Video game technology is evolving at a rapid pace, and if there is one genre where developers are constantly finding ways to get their games to look more realistic, it is racing. Our top five choices in this article represent racing games that set a new benchmark in video game graphics when they were originally released.
No. 5: Mario Kart (Super Nintendo)
The game: Nintendo took the characters from its Super Mario Bros. platforming franchise and transposed them into a go-cart setting with Super Mario Kart. One of eight characters from the Super Mario Bros. series can be selected, each one with differing capabilities. Players race against computer controlled characters in various racing cups using offensive and speed boosting power-ups to gain an advantage.
The fame: Released in 1992 when 3D game graphics were in their infancy, Super Mario Kart wowed audiences with its use of Mode 7, a texture mapping technology that enabled a plane to be rotated and scaled freely for a pseudo three-dimensional effect. While an earlier Nintendo racing title, F-Zero, had already implemented Mode 7 to a lesser degree, it was implemented to a larger scale in Super Mario Kart. Despite the obvious limitations of the Super Nintendo hardware, the game did a good job of conveying speed and movement through simple physics in a basic 3D world.
Did you know? Despite becoming the third best selling SNES game of all time, Nintendo would only release a sequel, Mario Kart 64, five years later for the Nintendo 64, though this instalment would feature full 3D graphics.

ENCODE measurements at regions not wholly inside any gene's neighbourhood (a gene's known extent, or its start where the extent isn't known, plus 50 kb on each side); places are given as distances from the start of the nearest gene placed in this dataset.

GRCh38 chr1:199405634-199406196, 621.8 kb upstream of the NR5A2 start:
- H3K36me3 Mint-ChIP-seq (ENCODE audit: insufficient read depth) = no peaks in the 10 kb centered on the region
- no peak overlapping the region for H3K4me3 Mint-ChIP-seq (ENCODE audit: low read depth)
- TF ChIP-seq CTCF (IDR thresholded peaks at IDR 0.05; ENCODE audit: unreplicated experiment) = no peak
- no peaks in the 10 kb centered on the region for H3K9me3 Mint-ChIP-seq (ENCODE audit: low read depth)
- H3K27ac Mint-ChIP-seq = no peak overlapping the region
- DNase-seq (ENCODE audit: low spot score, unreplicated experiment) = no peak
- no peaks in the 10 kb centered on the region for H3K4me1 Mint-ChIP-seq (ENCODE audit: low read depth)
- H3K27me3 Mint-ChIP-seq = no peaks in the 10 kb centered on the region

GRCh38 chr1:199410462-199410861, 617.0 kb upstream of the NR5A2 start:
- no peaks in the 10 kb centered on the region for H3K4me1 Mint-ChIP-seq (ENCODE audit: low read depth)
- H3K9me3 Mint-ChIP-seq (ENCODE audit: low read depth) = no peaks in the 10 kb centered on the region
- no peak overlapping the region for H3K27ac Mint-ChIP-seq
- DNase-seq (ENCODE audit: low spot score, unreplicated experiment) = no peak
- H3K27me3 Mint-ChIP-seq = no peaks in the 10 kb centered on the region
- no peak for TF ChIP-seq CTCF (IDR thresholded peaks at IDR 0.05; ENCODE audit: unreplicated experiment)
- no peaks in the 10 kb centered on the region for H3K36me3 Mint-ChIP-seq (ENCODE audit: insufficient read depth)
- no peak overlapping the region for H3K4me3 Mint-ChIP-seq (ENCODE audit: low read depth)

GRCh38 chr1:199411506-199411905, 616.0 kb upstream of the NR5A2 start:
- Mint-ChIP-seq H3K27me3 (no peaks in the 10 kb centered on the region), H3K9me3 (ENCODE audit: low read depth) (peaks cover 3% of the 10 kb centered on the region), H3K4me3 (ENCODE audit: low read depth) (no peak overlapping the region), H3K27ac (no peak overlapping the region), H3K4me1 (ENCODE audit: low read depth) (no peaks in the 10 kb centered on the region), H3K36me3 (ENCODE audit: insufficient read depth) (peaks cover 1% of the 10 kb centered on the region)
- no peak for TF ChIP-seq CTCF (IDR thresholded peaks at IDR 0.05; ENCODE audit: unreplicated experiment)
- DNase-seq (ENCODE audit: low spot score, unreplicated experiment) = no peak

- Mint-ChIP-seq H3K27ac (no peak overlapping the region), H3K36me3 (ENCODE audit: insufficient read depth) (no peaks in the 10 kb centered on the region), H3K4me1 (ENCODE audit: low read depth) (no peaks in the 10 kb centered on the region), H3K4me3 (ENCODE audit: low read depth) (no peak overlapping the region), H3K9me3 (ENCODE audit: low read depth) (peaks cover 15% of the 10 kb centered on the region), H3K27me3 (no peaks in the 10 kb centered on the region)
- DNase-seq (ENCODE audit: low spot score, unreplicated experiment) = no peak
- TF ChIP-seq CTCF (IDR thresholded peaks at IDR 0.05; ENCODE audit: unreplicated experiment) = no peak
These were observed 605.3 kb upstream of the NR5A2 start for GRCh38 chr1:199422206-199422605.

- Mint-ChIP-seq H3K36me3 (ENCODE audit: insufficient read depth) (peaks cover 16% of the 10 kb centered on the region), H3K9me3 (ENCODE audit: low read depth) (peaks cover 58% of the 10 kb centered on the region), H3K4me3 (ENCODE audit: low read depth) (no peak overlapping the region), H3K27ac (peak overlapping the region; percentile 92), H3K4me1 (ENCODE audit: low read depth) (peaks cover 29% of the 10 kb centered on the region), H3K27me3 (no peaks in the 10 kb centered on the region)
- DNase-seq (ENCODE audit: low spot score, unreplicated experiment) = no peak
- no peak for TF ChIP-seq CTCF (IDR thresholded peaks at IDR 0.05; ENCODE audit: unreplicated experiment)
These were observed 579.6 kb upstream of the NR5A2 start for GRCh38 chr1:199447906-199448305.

No. 4: Moto Racer (PC)
The game: After releasing seminal platforming adventures such as Another World and Flashback, French studio Delphine Software International turned its attention to the racing genre. The result was Moto Racer, a motorbike racing title that combined speed and dirt bike racing disciplines into a single package. In addition to the default eight tracks that the game came with, Moto Racer was one of the first few games to use DLC in the form of two additional tracks being offered as a free download from the developer's Web site.
The fame: When the game was released in 1997, it came at the golden age of PC game graphics, where PC gamers were steadily adopting graphic accelerator cards to boost the quality and speed of their visuals. There were numerous and significant technological innovations happening with first person shooters and real-time strategy games on PC, but when Moto Racer came out it showed what motor racing should be like. Not only were the 3D graphics detailed and ahead of anything available at the time, Moto Racer stood out for the fact that it was fast, and impressively so. Despite the arcade style controls and colourful presentation, the physics engine ensured that the game had that slight touch of realism to the handling of the motorcycles at high speeds.
Did you know? The PlayStation port of Moto Racer scaled down the graphics of the PC game, but retained the speed and handling enough for the game to enjoy success on the console.
No. 3: Gran Turismo (PlayStation)
The game: Gran Turismo bills itself as the "real driving simulator" and there is a reason for it. Designed from the ground up as a serious driving experience, Gran Turismo is a racing game that features real world cars that have been accurately modelled within the game for a realistic driving experience. The game features an Arcade Mode for quick and easy racing, while the Simulation Mode is a long and arduous racing mode where players have to take part in driver's licenses to qualify for events, and earn credits to buy new vehicles and tune-ups. In total, Gran Turismo features 180 cars that can be raced over 11 race tracks.